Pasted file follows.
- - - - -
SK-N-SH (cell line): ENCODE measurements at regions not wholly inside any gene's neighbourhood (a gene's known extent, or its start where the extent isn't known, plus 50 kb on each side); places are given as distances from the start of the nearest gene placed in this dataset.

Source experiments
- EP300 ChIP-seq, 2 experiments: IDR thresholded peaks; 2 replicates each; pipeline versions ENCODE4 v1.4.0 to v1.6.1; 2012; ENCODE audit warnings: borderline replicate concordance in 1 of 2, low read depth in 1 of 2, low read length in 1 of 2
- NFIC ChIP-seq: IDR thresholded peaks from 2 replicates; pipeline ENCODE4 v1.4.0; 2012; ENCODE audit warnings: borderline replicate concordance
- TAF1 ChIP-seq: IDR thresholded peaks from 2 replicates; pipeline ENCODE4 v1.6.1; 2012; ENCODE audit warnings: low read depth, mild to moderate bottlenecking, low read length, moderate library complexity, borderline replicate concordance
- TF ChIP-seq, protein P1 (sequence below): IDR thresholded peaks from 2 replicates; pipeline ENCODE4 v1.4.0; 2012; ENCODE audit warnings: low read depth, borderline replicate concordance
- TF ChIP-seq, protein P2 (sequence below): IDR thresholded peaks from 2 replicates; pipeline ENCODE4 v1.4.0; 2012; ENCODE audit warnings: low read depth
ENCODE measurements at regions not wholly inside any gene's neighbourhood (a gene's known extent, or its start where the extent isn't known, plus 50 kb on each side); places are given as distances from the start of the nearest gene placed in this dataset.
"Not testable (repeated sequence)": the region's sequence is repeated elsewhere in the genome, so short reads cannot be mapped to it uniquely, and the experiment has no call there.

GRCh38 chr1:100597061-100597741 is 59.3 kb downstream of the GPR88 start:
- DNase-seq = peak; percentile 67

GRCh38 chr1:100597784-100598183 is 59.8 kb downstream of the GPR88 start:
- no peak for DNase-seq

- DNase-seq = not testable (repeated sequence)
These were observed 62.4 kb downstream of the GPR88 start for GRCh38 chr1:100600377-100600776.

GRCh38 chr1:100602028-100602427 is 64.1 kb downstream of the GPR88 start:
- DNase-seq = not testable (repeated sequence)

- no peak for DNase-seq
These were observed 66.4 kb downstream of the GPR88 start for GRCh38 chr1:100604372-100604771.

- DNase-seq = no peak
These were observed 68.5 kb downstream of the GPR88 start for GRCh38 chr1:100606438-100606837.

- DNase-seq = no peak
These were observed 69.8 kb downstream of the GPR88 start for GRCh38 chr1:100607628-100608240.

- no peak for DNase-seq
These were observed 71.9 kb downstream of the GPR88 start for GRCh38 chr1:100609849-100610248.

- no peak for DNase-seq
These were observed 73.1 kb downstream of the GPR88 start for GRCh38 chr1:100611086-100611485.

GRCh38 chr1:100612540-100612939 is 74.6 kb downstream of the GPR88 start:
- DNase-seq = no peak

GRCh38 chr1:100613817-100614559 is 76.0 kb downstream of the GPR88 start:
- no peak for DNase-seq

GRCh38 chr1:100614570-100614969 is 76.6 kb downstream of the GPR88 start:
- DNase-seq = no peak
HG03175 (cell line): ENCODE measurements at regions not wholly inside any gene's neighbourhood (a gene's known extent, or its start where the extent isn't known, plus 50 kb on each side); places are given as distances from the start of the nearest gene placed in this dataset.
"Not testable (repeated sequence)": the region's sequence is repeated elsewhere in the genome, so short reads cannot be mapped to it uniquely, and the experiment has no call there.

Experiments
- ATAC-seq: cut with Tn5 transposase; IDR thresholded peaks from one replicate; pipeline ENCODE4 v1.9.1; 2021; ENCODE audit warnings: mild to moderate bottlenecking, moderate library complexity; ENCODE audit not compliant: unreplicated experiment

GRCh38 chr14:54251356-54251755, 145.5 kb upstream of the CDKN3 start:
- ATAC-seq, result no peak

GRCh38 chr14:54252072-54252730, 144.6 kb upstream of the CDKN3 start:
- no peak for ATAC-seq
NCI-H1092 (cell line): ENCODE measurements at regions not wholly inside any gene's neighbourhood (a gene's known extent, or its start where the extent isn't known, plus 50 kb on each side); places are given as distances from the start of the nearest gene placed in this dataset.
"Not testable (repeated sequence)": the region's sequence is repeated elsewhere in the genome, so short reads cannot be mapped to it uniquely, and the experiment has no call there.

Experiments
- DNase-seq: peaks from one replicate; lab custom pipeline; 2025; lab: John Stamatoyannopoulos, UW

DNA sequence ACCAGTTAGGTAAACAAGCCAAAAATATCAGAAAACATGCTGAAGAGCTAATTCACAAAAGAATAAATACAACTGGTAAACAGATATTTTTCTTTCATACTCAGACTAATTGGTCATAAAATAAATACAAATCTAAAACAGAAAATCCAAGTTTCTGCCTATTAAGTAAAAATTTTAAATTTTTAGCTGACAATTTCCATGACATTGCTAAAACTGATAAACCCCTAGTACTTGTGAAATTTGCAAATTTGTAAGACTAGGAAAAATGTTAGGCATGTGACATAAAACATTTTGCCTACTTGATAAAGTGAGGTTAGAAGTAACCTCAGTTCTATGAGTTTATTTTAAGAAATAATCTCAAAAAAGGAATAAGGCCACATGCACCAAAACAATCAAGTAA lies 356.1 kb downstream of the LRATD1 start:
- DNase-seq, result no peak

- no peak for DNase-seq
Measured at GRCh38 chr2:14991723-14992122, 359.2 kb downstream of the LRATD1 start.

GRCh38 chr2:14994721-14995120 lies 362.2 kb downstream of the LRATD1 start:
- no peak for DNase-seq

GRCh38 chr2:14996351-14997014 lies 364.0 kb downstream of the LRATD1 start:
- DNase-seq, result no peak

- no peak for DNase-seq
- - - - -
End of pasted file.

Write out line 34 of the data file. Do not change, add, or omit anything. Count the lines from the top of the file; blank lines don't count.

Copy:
HG03175 (cell line): ENCODE measurements at regions not wholly inside any gene's neighbourhood (a gene's known extent, or its start where the extent isn't known, plus 50 kb on each side); places are given as distances from the start of the nearest gene placed in this dataset.